• Totally. I mean, think of all the kids with cleft palates those cartoonists could be helping. Think of the positive social change they could make if they just started, y’know, fixing those cleft palates.

        What? You mean they’re not trained in plastic surgery? And know precisely squat about the intricacies of what needs to happen for such a thing to be done safely? You mean their sending in a drawing to the “YOU TOO CAN DRAW CARTOONS!” contest didn’t qualify them to be surgeons? Well, here’s a hint… it gave them exactly the same level of qualification in ConLaw.

        • wysinwyg says:

          And yet celebrity campaigns to raise money for fixing cleft palates helps thousands of children every year.  So perhaps they don’t need to be experts to address the issue and help in some way.  After all, they’re not proposing to craft the policy which would be the only way your analogy would make sense in the first place.

          • They’re already proposing to infringe. They’re fuzzy on the details.

          • wysinwyg says:

            “Infringe” what?  I didn’t use the word at all in my comment so it seems a little out of context in your response. Seems like you’re a little fuzzy yourself.

            Please don’t give me any moralistic bullshit about “rights” unless you have can demonstrate you were half as upset about the Patriot Act back in the early 2000s as you are about gun rights now.

          • kringlebertfistyebuns says:

            @wysinwyg:disqus For my part, I was and remain absolutely livid about the Patriot Act, Guantanamo, black prisons, extraordinary rendition, and sundry other illegal-on-their-face activities of the US government.  
            I’m equally upset about a host of other abuses and the development of tools of state power that would tend to facilitate further (or different) abuses.Do I have the right to be wary of this push to attenuate people’s rights?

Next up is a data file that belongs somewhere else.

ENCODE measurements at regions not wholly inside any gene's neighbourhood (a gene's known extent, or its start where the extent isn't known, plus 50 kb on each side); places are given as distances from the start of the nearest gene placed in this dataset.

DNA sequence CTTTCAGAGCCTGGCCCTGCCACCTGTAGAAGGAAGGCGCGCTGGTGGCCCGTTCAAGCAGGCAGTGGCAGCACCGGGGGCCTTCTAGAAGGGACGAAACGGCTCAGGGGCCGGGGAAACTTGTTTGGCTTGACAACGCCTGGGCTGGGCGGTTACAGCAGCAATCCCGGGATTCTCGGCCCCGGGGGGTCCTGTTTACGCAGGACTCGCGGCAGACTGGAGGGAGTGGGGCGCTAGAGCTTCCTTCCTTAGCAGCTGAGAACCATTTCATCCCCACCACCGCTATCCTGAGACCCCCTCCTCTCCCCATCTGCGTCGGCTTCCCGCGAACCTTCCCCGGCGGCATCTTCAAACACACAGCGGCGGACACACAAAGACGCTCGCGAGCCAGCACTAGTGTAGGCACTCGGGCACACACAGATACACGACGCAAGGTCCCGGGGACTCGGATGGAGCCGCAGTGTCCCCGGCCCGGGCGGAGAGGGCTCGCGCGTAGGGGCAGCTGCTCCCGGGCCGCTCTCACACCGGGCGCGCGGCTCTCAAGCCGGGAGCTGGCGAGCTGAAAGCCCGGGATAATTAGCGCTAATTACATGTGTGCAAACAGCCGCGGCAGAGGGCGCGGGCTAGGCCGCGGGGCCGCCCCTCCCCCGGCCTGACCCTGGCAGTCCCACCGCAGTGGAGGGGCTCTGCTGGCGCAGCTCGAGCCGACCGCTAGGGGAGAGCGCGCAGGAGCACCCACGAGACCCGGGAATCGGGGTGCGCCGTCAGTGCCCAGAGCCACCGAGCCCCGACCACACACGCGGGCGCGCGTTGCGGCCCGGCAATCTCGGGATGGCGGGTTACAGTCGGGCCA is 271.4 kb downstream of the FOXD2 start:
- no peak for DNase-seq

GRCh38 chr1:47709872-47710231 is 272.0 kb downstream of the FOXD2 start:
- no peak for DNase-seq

• wysinwyg says:

             @kringlebertfistyebuns:disqus The point is that these discussions inevitably become moralistic ranting about “legal rights” that is completely divorced from the reality of how our society actually enforces and regulates legal rights.  It seems to me a diversionary tactic, especially when so many of those ranting about “legal rights” don’t seem nearly so concerned about any rights so much as the (already “attenuated”) “right to bear arms.”

            I’d rather have a discussion about how we could move in the direction of Canada — stricter gun control, lower crime, and comparable rates of gun ownership.  I’m happy to concede relative ignorance on many specific aspects of gun ownership and regulation but folks on the anti-gun control side seem unwilling to concede anything.  I support legal, safe, and reasonable ownership and use of firearms but the anti-gun control rhetoric insists that I am an oppressive pro-government statist for even suggesting that gun control could be more sensibly implemented and possible reduce the availability of untraceable firearms in the black market as a result.